Louis Riel said "My people will sleep for one hundred years, but when they awake, it will be the artists who give them their spirits back." First nations artists have taken Truth and Reconciliation and run with it, quickly and positively while official committees and task forces meander along.

I’m always encouraged when I hear from people who read the blog and was almost seduced by a message that came a couple of days ago complimenting me on # 100. Had I clicked on the included link, I would have connected to a site selling drugs online… so, a reminder to NEVER click on a site without checking on Google what it is. 

Blog # 100…December, 2019

Michael Apted’s brilliant Up series documenting the lives of a group of British children began in 1964 with Seven Up.  Although originally conceived as a “one of” episode, it evolved into a journey that followed the children every seven years as they grew up and Britain - and the world - changed.  Fifty five years later, Sixty- three Up will appear later this month, watch for it on TV, or if you’re nearby, at the Bloor. It’ll likely be the last; Michael Apted’s health is failing and, as one of the Up’ers said, they wouldn’t trust anyone else to tell their stories.

Since this is Blog # 100, I’ve been thinking back to September 2011 and # 1 (which I also thought of as a “one of”).  It featured a small group of musicians/students, calling themselves Impromp2 Crew, who arrived on Friday mornings at the Toronto Grace Health Centre to delight patients, staff and visitors.

Of all the art forms that stimulate and nourish our spirits, music has always struck me as the most universal and accessible, cutting across language, age and abilities. We begin our connection to music (often even before we’re born) with our mother’s lullabies and learn to speak, count and dance to tunes handed down through the ages. We’re soothed by soft violins, energized to get at that housework by Dixieland and our feet start tapping at the sound of a marching band. We remember making out or breaking up when we hear a snatch of a tune, even if it was in another century. Music reminds us that we are all connected, musicians are celebrated across borders, enemies can find common ground. It can quiet the soul, foment dissent or even revolution. 

I remember the Impromp2Crew fondly; they were students at the time, headed towards careers in fields where experience with a variety of people would serve them well.  So, not only were they delighting their audiences, they were gaining valuable life lessons for themselves.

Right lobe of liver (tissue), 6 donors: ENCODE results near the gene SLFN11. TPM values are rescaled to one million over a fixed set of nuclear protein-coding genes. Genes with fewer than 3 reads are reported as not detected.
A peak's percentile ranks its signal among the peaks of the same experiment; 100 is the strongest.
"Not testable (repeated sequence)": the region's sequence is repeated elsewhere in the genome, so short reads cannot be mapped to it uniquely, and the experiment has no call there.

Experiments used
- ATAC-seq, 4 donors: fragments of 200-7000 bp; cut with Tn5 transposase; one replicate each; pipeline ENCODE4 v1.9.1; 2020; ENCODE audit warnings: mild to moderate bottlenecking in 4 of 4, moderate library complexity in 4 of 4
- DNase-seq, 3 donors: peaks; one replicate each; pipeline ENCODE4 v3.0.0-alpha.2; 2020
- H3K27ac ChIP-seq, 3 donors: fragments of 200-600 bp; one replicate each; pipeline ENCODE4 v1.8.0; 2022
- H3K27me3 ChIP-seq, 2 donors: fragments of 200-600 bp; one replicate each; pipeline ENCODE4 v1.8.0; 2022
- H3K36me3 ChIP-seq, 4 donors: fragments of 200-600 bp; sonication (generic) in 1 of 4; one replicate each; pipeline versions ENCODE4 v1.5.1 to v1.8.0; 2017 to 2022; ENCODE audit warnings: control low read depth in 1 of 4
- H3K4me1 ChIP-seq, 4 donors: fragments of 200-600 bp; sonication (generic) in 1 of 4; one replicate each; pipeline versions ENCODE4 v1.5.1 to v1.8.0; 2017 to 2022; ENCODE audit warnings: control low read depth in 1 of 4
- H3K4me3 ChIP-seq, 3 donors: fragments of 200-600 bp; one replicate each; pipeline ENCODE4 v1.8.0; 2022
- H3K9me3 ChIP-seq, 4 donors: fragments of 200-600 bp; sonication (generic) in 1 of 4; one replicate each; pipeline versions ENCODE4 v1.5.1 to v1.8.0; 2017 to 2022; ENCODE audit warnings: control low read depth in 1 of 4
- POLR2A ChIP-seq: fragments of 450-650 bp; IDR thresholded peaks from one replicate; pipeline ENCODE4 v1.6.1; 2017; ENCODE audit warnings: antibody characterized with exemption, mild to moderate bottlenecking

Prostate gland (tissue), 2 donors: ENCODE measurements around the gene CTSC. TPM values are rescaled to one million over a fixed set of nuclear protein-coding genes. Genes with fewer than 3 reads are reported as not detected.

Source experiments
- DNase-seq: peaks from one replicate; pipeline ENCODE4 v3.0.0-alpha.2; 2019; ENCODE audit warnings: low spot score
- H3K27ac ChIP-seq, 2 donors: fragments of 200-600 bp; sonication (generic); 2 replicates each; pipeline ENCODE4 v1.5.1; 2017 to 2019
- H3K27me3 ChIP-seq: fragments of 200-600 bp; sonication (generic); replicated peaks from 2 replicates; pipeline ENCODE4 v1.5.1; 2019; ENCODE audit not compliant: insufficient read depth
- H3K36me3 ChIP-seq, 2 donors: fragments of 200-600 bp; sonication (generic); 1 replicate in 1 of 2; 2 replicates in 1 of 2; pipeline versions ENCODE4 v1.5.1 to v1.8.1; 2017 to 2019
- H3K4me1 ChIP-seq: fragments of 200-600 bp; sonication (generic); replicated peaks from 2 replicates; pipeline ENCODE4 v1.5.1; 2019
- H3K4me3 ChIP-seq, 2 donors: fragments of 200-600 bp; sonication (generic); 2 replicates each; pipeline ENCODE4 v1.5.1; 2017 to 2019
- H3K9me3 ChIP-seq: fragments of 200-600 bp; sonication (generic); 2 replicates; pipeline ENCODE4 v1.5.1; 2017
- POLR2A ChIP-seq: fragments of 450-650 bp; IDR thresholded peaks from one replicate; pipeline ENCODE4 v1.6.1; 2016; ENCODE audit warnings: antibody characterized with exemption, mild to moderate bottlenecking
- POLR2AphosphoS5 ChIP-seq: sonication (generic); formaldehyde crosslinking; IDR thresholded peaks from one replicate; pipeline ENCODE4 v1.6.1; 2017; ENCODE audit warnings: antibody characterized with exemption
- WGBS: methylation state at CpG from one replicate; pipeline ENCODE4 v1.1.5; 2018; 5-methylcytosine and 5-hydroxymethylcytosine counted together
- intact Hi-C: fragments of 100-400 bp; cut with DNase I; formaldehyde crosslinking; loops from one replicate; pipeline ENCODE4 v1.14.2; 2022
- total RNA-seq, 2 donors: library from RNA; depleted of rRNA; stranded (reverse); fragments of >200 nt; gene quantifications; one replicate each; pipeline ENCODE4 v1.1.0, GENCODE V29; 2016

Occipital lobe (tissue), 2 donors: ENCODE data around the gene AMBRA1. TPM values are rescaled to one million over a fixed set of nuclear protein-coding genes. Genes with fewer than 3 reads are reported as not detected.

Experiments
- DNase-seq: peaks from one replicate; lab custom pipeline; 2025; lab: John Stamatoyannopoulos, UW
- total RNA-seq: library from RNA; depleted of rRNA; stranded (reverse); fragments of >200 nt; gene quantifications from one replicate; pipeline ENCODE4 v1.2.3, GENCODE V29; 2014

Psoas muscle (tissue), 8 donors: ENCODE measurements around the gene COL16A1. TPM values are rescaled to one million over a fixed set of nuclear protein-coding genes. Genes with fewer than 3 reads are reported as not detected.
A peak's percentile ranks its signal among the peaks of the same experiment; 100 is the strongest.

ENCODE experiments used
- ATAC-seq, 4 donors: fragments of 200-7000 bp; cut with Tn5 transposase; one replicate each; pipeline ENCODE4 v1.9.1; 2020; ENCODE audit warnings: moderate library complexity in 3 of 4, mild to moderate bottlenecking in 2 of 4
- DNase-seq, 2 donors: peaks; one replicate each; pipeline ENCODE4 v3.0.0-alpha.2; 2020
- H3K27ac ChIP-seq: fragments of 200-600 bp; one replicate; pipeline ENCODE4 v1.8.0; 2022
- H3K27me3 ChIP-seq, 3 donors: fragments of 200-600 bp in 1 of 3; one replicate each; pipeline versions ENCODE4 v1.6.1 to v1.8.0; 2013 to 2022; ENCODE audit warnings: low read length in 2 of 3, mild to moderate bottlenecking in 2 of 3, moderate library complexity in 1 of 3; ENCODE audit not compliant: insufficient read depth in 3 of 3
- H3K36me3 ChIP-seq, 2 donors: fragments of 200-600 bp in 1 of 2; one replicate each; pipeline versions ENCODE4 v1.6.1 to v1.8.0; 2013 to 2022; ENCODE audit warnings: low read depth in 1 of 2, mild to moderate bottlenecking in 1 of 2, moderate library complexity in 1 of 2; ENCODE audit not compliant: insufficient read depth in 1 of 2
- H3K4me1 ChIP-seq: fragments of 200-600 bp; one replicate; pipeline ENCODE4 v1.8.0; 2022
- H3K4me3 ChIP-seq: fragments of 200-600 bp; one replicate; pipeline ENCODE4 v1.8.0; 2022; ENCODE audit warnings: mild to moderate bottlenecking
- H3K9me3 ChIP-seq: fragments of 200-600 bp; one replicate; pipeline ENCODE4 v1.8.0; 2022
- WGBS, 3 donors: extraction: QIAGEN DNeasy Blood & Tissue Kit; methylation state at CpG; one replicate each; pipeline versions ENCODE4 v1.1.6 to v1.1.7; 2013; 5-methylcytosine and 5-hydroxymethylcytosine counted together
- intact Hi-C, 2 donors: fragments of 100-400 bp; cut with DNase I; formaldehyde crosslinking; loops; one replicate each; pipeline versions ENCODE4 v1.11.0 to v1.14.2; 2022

I was inspired by the Up series to reach out to the members of Impromp2Crew and was thrilled to have replies from far and near with fond memories of their time at the Grace nearly a decade ago - how it had enriched their personal lives and contributed to their professional development. They remembered how the patients responded to the music despite difficulties communicating, and the impact music had on everyone involved, making visitors more comfortable.  One of the Crew who is now a physician, liked seeing the unique contributions of allied health professionals. Another, who was going through a difficult job search, remembers the encouragement he felt while playing at the Grace. Music has been introduced to a hospital in Australia and to a critical care setting in Toronto based on the experiences of Impromp2Crew.

So, in these days when we’re bombarded by bad news (and Frosty the Snowman) take a break and curl up with your favourite, whether it’s Dvorak or Dizzy, Leonard or Lamar, feel what good there is in the world and have yourself a very Happy Holiday.  We’ll be back with #101 in 2020.

Blog # 99…November, 2019

Canada’s welcome of 30,000 refugees from Syria a couple of years ago was a humanitarian initiative that had broad reaching and unpredictable effects.  I’m sure many of the individuals and families still struggle to adapt, having traded a connection to their culture and compatriots for safety, security and hope for the future. But, there are also some wonderful examples of cultural blending emerging that will, I hope, ease the transition for all of us.

Food is a universal and immediate element of any culture. It wasn’t surprising that quite early on, Le Depanneur, a restaurant in west end Toronto open only for dinner, generously made space available at noon to a group of Syrian women to cook dishes for their families. Word spread quickly in the neighbourhood and locals started turning up to purchase food, leading to a flourishing catering business.  Now, we can all share in the delights of Syrian dishes and as well, employment and engagement are provided for the new arrivals. The way the local community came out recently to support Soufi’s, the Queen Street West cafĂ© that closed after vicious online harassment was evidence that we’ve travelled some distance in acceptance.